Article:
“Rita, there is no need to rush. Slow and steady with your movements.” I focused on my instructor, Ken. I centered my energy, took a deep breath and extended my gloved hand, making solid, hard, contact with the mitt. I felt the power radiate through my body! “There you go! The key is to just take your time. If you do that, you’ll make the contact you are looking for,” Ken said. I was at a boxing class at Results Gym (Farragut North location) with date 31, Rich. That name may be familiar, because date 31 was also date 21.
I sense the raised eyebrows and slight confusion happening on the other side of the monitor, so let me depart from my regularly scheduled blog post format to give you the information I assume you are craving. Rich’s invitation for a 2nd date happened to fall before the end of the 35/35 Project. It was going to be an “off the record” second date. But my regularly scheduled date cancelled. (I checked my own rules and they say 35 dates in a row…not 35 first dates.) And I feel that what happened on date #31 is of enough interest, and use, for you, my readers. So that is how I ended up on a second date with Rich, as date 31.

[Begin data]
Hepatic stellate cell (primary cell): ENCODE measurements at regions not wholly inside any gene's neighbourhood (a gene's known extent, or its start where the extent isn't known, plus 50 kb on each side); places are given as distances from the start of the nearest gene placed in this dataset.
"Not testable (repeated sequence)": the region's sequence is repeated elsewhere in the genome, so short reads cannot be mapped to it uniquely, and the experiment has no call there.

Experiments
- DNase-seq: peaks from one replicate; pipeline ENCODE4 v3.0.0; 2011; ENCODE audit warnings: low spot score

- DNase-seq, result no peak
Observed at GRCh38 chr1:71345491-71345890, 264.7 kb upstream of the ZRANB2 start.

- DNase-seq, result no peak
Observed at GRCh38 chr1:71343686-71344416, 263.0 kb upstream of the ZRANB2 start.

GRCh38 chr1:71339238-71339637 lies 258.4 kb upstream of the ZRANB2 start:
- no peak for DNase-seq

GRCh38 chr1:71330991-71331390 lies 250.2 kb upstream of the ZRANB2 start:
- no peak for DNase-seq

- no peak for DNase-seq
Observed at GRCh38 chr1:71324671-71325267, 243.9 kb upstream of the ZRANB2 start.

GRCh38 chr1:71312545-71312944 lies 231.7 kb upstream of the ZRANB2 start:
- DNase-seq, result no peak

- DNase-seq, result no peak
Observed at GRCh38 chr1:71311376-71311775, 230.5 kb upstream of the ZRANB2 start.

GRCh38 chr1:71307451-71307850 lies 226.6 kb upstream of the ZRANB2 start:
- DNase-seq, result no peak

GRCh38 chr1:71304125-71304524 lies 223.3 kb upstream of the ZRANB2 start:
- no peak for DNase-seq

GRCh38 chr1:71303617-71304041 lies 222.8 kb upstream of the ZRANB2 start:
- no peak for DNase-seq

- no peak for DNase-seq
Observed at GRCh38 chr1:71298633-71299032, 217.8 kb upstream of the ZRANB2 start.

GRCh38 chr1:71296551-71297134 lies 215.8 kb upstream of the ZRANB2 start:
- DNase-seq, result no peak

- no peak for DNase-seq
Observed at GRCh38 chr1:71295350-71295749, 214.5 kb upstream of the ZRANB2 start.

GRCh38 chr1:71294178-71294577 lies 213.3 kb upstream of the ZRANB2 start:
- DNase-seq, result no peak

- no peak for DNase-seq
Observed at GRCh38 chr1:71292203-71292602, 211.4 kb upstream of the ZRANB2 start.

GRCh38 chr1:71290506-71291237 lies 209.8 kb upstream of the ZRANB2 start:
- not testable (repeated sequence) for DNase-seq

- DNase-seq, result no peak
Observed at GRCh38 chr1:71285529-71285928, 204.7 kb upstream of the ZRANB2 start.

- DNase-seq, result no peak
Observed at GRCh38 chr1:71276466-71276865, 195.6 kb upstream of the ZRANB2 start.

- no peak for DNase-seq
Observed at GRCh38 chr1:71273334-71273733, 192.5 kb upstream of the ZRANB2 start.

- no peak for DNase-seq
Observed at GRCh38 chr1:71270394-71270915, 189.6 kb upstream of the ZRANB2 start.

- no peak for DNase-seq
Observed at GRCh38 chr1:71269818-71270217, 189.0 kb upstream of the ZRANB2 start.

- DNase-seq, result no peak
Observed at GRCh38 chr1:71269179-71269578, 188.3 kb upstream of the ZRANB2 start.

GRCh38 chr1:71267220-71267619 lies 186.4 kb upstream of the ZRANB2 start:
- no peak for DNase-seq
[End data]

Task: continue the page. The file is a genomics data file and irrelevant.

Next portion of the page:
After our class, we cleaned ourselves up and headed out to brunch. The weather was extremely beautiful so we took our time walking through Dupont in search of the perfect brunch spot and decided on Kramerbooks and Afterwords Cafe. As we waited for a table, we browsed the books and talked about…everything. The conversation didn’t miss a beat throughout brunch. The timing was perfect. We got each other’s jokes. After brunch we walked through Dupont Circle and sat together on a bench where the conversation continued.
The conversation became deeper, focused on our goals and aspirations. Our families. Our childhoods. Our pasts. The timing was still amazing. The words flowing between us with ease. The body language was right. But, as great as things seemed, I wanted to make sure that I wasn’t repeating mistakes from my past. So I focused the conversation on the “right questions.” I internally analyzed the answers. I searched for the “authentic Rich.” At all times, purposefully holding back. Not wanting to rush anything. I looked at my watch and realized that 6 hours had passed since the time we met for the boxing class! The day had flown by!
Rich walked me to my car. I couldn’t put my finger on it, but something in our goodbye was different from on our first date. On my way home, I started replaying in my mind the questions I had asked Rich and his answers. Although our conversation had flowed, I had a few concerns. By the time I pulled into my parking space at home, I had decided that it would be best to not pursue things with Rich further.